The villain at the start seemed to be awful. The Nameless One was built up to this awful villain and I dreaded his appearance as I feared it would be the end for some of my favourite characters, but when he appeared he only last about thirty pages before he was killed – so that was underwhelming. There was also a great villain in Kalyba and I loved her backstory, she was ruthless at the start as well causing Sabran’s miscarriage and appearing to be almost too powerful to stop; yet she was tricked really easily at the end and died quickly. It almost felt like Shannon had written herself into a corner by overpowering her and then realising there was no way to easily kill her. Really, the villain that should have been the focus of this was Fyredel, a dragon and one of ‘The Nameless One’s’ most powerful servants. He was powerful and even escape the final battle alive – he was terrifying, cunning and vicious from his first appearance and would have made a more suitable villain I think
A brilliant job was done weaving every story in this book together, it felt like there were no loose ends and the backstory provided to us worked and made everything else make sense. It was genius in doing so and easily could have propelled the book to new heights if it had not been for the ending. The book really fumbled and failed at the end. We spent 700 pages building up to this final battle between the Nameless One and his servants and our protagonists, and then it only lasted for what felt like 30 pages. Whilst the battle was going on I never felt any fear for any of our main characters as most of the villains were killed so easily, and no one seemed to die or be gravely injured during the fight – which happens in battles. The battle could have been made better if it had been extended or if someone important had died during it, yet Shannon seemed too scared to kill of any of her main characters and instead chose to give all of them some semblance of a happy ending. Unfortunately, this took away from the brilliance of the plot she so carefully laid out in the rest of the book.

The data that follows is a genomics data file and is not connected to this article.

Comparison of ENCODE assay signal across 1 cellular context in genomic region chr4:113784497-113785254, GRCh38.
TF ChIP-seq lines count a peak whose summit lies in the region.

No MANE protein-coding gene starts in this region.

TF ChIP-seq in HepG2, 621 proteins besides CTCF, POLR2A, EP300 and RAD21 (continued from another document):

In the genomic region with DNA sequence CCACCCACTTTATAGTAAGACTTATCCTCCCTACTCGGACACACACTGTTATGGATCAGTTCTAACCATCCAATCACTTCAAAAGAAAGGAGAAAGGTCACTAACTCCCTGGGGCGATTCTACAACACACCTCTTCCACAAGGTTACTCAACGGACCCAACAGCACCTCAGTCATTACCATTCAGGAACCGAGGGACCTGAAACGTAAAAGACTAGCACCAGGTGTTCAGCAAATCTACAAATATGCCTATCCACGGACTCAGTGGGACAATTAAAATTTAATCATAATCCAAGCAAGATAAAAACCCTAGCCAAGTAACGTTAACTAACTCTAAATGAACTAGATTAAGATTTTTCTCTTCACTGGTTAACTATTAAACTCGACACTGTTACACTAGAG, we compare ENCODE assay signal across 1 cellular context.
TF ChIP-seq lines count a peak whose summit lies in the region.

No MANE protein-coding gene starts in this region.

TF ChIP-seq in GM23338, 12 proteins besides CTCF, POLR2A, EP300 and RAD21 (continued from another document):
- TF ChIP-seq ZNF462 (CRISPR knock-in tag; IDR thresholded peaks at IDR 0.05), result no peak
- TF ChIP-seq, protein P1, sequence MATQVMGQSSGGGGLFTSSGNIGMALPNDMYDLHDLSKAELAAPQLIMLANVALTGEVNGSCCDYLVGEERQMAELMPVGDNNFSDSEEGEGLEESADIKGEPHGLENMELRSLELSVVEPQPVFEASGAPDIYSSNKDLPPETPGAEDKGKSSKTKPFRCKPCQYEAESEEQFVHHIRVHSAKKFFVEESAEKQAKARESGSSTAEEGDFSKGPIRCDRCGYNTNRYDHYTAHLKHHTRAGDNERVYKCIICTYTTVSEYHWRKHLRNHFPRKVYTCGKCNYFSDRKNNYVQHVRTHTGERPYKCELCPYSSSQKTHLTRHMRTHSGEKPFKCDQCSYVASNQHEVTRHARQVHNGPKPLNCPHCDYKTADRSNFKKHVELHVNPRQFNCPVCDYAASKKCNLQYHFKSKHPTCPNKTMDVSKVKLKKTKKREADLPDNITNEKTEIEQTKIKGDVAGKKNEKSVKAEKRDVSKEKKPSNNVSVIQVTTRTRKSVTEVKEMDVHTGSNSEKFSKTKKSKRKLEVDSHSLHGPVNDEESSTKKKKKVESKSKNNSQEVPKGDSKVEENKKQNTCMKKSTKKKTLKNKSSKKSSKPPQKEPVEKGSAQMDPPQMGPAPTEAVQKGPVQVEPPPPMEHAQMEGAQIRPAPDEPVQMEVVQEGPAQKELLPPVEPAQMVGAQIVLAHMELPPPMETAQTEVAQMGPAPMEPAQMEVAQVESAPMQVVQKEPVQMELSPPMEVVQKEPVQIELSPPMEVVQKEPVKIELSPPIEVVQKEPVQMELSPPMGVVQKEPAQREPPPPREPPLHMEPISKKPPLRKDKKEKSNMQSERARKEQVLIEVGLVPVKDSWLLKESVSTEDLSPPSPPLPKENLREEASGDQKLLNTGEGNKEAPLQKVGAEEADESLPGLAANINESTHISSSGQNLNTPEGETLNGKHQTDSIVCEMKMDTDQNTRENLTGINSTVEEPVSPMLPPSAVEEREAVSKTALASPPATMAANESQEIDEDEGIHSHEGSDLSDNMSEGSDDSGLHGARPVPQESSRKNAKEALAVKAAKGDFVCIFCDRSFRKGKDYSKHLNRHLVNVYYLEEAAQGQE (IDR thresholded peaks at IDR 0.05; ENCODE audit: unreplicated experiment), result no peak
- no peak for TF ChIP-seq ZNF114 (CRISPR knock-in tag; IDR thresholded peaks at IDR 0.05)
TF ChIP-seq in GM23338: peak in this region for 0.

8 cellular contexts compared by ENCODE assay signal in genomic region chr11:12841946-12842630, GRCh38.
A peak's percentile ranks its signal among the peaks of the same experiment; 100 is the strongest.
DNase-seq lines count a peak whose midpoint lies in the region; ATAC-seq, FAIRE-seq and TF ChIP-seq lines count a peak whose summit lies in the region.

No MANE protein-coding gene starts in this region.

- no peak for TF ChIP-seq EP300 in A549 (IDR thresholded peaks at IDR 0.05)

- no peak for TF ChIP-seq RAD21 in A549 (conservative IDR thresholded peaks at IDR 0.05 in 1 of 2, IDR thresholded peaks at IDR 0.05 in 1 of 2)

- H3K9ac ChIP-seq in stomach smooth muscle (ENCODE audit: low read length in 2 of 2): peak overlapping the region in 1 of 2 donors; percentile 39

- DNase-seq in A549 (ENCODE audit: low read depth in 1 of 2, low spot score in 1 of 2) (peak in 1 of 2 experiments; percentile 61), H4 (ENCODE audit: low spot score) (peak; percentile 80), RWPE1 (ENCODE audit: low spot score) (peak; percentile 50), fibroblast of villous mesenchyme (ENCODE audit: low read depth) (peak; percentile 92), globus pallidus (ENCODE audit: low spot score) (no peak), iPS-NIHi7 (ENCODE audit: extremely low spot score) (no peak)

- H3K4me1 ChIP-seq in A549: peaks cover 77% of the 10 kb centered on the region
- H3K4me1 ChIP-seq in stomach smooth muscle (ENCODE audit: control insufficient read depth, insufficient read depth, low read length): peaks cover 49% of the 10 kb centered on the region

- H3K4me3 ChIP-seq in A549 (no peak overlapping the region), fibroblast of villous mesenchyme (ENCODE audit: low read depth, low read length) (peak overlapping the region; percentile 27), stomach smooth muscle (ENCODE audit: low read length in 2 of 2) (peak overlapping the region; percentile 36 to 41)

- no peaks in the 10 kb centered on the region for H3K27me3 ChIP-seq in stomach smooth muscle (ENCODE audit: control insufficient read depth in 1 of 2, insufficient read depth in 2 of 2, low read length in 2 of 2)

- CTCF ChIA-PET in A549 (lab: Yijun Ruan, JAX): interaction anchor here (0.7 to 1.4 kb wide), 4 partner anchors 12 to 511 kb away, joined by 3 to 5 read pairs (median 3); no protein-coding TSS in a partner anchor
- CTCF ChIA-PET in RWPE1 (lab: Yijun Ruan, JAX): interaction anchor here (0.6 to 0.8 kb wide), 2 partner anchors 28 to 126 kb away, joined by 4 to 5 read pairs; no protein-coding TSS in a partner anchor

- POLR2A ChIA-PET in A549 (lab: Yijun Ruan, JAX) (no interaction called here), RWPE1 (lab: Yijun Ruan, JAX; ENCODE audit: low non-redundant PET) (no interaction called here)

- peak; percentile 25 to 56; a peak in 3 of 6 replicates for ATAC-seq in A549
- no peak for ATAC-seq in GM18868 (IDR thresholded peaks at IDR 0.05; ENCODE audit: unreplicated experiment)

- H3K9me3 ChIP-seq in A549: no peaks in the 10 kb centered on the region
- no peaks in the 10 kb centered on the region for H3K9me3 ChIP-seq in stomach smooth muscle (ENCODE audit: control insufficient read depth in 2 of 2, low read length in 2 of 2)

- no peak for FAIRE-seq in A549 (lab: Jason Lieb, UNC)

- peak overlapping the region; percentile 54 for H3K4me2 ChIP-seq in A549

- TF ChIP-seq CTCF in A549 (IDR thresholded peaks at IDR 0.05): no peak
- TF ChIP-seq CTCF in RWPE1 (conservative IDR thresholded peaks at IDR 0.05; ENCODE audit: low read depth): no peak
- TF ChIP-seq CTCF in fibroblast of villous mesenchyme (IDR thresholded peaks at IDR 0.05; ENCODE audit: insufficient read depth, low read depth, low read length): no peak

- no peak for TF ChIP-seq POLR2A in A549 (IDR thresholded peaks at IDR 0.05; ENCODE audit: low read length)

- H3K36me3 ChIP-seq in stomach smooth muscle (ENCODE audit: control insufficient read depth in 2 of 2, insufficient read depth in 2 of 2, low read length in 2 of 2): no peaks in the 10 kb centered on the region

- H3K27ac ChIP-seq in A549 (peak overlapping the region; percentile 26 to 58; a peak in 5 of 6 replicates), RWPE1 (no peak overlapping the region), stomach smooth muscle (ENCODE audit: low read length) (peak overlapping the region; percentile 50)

It must be said however, it’s a significant accomplishment to write a standalone fantasy novel that’s over 800 pages long and still make the world feel clear. Shannon is capable of incredible world building as this world is not only deep, rich and complex, but it’s also easy to follow for a fantasy – it’s not filled with unnecessary things that would make it seem too much or muddled, she strikes a perfect balance in that sense.
I did enjoy this book for the majority of it, I think it has a great world with fantastic characters and a sweet romance. However, I personally hated the ending which means I can’t give this the 4 or the 5 stars I want to, as it was let down in the last one hundred pages for me.